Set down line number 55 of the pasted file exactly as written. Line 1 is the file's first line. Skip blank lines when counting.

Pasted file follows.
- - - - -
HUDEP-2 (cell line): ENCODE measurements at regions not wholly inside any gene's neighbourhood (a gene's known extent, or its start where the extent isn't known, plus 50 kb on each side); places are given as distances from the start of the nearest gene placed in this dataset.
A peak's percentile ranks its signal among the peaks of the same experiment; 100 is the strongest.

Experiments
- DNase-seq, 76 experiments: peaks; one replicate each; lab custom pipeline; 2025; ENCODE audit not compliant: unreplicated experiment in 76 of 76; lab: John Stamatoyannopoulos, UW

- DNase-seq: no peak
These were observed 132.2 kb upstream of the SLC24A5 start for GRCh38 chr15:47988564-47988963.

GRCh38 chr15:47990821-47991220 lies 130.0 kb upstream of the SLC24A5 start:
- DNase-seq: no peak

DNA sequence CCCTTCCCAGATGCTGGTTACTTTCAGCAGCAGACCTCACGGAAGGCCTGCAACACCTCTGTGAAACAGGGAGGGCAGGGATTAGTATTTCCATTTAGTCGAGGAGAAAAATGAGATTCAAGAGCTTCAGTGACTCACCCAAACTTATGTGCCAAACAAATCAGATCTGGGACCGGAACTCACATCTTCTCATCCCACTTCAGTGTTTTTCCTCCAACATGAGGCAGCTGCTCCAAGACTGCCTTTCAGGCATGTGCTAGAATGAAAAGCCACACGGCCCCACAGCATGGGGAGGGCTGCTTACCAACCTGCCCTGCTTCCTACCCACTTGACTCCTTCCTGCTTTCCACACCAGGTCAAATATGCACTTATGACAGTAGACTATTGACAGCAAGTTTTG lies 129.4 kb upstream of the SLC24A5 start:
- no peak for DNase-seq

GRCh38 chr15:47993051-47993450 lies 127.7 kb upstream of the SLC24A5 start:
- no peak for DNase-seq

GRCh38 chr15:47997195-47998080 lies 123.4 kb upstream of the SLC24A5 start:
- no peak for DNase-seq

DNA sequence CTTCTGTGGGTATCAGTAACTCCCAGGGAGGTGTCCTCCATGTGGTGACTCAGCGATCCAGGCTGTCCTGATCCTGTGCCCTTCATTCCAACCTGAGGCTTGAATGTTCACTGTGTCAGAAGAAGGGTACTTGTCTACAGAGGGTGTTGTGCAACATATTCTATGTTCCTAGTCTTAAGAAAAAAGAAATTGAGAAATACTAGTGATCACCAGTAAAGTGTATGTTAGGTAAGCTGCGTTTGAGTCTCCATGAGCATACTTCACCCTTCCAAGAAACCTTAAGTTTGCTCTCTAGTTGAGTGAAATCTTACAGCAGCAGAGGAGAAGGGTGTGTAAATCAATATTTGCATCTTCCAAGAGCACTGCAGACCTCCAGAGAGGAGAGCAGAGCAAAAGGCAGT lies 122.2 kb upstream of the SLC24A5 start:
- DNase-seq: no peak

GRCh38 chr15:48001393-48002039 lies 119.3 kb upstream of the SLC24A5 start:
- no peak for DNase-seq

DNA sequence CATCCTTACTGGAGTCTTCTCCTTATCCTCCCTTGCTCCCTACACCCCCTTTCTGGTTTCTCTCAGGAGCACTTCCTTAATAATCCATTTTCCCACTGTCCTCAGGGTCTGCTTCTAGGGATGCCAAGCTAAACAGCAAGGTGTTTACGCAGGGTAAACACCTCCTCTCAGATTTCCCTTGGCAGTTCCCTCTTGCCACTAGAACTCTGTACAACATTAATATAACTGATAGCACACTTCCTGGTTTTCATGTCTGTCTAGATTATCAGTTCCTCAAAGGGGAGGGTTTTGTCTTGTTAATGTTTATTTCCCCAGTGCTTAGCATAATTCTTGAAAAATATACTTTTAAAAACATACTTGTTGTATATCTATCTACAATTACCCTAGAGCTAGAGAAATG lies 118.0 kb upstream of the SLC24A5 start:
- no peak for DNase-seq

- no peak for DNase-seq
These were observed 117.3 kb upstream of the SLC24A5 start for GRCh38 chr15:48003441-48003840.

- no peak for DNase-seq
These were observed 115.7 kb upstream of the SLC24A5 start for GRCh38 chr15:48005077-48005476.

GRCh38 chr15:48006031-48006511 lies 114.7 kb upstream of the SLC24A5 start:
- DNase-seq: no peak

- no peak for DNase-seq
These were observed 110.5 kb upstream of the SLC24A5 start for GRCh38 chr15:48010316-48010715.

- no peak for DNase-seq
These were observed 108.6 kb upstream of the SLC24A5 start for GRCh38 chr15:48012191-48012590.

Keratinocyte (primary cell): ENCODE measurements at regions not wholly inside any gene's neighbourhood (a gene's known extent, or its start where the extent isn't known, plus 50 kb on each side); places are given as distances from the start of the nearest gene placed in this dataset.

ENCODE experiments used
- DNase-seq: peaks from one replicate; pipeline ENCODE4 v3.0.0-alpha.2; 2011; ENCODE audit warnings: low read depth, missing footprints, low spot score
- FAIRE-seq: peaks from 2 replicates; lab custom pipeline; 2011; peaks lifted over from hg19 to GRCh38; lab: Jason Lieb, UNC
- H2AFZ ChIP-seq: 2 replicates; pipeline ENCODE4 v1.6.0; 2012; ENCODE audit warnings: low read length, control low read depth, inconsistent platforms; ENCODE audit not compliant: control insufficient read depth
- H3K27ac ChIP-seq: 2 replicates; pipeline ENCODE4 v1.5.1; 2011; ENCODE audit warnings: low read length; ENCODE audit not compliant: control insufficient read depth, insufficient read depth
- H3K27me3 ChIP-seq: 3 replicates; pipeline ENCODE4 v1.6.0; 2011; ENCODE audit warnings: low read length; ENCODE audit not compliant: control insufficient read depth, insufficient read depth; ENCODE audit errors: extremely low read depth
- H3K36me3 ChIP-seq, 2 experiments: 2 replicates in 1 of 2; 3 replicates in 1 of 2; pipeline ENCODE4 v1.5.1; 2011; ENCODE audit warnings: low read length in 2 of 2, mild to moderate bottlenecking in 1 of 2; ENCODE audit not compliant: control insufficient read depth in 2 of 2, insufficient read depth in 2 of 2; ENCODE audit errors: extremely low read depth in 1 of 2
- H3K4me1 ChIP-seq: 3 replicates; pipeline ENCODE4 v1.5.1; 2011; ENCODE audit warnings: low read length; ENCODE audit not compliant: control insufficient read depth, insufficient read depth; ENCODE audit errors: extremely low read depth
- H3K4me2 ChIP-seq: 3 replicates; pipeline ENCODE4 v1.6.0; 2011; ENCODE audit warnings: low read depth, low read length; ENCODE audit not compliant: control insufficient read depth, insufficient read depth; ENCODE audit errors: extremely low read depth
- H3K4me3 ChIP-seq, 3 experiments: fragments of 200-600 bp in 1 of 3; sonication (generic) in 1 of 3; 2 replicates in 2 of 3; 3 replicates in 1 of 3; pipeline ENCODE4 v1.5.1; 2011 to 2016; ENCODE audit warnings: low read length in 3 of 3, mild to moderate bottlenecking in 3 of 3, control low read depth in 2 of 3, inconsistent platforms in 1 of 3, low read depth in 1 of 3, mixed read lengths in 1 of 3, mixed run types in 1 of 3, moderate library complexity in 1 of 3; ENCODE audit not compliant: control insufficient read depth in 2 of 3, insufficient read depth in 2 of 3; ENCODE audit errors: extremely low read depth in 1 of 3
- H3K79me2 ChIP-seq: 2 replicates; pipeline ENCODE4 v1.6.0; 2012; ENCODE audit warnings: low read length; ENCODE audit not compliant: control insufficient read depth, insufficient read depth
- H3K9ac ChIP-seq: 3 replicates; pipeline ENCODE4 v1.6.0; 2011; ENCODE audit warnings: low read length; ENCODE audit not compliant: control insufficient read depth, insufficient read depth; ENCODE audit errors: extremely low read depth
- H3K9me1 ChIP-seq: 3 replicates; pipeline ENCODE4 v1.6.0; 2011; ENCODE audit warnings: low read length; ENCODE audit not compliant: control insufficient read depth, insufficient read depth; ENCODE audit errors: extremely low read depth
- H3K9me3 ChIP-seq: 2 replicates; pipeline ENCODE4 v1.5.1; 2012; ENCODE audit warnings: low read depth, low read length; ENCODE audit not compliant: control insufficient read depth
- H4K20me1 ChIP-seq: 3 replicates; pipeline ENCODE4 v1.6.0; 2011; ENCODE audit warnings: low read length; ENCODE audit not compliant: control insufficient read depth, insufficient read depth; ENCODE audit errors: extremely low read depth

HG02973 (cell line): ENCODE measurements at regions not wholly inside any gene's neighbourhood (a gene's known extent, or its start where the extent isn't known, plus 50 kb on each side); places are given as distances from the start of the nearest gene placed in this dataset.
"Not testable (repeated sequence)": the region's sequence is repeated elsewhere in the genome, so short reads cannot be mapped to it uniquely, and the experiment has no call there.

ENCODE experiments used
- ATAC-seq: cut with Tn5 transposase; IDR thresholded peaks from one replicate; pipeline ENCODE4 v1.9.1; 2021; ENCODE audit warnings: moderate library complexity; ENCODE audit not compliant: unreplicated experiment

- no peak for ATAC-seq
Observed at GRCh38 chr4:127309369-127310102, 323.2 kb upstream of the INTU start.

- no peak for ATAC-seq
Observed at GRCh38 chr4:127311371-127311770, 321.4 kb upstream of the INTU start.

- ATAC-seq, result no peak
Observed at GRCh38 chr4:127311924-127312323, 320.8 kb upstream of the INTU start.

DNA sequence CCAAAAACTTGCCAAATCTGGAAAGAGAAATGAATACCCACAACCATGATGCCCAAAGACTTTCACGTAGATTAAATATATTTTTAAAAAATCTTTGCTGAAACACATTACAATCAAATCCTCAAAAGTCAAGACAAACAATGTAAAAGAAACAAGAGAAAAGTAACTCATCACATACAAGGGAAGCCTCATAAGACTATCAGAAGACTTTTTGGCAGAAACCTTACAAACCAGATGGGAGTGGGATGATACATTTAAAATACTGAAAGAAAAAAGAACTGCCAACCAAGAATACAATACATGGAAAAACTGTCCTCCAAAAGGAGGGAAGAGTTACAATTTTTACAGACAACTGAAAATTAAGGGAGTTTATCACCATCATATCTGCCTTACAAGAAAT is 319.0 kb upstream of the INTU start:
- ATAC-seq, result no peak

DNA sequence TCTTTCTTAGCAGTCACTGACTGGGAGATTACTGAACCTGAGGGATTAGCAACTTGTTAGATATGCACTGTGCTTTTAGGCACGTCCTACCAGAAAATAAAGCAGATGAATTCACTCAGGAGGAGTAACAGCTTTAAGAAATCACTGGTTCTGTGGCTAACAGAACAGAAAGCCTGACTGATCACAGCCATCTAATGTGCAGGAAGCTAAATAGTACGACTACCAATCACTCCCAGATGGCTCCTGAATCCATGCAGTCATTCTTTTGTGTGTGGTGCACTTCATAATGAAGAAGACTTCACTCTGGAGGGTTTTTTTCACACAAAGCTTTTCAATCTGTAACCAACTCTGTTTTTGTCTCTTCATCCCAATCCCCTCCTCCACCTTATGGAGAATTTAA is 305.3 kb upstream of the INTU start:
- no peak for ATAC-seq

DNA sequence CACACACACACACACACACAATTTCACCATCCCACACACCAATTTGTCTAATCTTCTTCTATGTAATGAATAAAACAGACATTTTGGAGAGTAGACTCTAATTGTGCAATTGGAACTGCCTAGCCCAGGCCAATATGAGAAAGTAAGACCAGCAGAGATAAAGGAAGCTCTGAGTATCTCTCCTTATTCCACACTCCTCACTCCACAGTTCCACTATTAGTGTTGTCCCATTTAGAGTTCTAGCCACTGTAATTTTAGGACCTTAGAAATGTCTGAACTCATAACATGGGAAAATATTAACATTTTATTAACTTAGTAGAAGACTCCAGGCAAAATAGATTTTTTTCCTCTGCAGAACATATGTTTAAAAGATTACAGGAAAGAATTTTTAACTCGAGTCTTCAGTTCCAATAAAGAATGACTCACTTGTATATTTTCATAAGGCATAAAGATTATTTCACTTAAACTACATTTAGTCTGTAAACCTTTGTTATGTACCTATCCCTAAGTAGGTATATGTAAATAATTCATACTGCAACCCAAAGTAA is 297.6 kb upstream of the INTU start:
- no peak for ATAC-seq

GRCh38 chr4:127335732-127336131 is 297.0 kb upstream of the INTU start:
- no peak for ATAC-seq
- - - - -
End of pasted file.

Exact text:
- ATAC-seq, result no peak